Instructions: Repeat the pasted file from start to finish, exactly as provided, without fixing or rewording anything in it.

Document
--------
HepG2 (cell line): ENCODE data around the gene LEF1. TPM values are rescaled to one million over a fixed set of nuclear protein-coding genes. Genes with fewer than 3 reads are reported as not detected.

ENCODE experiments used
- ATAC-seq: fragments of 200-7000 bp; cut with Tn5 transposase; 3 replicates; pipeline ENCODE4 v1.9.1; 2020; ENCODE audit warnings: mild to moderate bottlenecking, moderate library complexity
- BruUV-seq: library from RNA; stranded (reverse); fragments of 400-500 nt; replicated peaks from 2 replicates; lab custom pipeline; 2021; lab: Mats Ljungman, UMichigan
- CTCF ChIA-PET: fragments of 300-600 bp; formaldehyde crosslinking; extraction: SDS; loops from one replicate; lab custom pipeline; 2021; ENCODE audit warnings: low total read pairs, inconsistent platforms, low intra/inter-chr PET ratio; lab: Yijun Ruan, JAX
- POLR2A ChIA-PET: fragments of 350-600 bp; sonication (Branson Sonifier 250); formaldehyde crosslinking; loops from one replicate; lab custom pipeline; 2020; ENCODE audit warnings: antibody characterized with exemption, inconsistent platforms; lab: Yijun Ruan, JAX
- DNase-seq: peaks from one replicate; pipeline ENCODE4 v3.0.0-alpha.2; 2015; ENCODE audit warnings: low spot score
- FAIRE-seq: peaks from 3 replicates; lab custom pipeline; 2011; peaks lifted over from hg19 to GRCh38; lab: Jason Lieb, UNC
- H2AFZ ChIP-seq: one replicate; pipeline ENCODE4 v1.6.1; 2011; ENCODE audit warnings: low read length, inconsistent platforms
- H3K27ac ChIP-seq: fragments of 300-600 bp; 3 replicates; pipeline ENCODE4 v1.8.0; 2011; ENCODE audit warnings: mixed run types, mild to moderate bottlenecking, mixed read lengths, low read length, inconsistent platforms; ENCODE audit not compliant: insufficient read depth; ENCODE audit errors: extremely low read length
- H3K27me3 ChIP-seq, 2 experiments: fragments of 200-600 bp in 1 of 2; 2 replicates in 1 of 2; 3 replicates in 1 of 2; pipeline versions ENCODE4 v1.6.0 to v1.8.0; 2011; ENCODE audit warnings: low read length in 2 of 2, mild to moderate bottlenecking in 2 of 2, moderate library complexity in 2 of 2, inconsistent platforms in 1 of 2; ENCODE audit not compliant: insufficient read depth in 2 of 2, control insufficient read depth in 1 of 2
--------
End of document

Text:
HepG2 (cell line): ENCODE data around the gene LEF1. TPM values are rescaled to one million over a fixed set of nuclear protein-coding genes. Genes with fewer than 3 reads are reported as not detected.

ENCODE experiments used
- ATAC-seq: fragments of 200-7000 bp; cut with Tn5 transposase; 3 replicates; pipeline ENCODE4 v1.9.1; 2020; ENCODE audit warnings: mild to moderate bottlenecking, moderate library complexity
- BruUV-seq: library from RNA; stranded (reverse); fragments of 400-500 nt; replicated peaks from 2 replicates; lab custom pipeline; 2021; lab: Mats Ljungman, UMichigan
- CTCF ChIA-PET: fragments of 300-600 bp; formaldehyde crosslinking; extraction: SDS; loops from one replicate; lab custom pipeline; 2021; ENCODE audit warnings: low total read pairs, inconsistent platforms, low intra/inter-chr PET ratio; lab: Yijun Ruan, JAX
- POLR2A ChIA-PET: fragments of 350-600 bp; sonication (Branson Sonifier 250); formaldehyde crosslinking; loops from one replicate; lab custom pipeline; 2020; ENCODE audit warnings: antibody characterized with exemption, inconsistent platforms; lab: Yijun Ruan, JAX
- DNase-seq: peaks from one replicate; pipeline ENCODE4 v3.0.0-alpha.2; 2015; ENCODE audit warnings: low spot score
- FAIRE-seq: peaks from 3 replicates; lab custom pipeline; 2011; peaks lifted over from hg19 to GRCh38; lab: Jason Lieb, UNC
- H2AFZ ChIP-seq: one replicate; pipeline ENCODE4 v1.6.1; 2011; ENCODE audit warnings: low read length, inconsistent platforms
- H3K27ac ChIP-seq: fragments of 300-600 bp; 3 replicates; pipeline ENCODE4 v1.8.0; 2011; ENCODE audit warnings: mixed run types, mild to moderate bottlenecking, mixed read lengths, low read length, inconsistent platforms; ENCODE audit not compliant: insufficient read depth; ENCODE audit errors: extremely low read length
- H3K27me3 ChIP-seq, 2 experiments: fragments of 200-600 bp in 1 of 2; 2 replicates in 1 of 2; 3 replicates in 1 of 2; pipeline versions ENCODE4 v1.6.0 to v1.8.0; 2011; ENCODE audit warnings: low read length in 2 of 2, mild to moderate bottlenecking in 2 of 2, moderate library complexity in 2 of 2, inconsistent platforms in 1 of 2; ENCODE audit not compliant: insufficient read depth in 2 of 2, control insufficient read depth in 1 of 2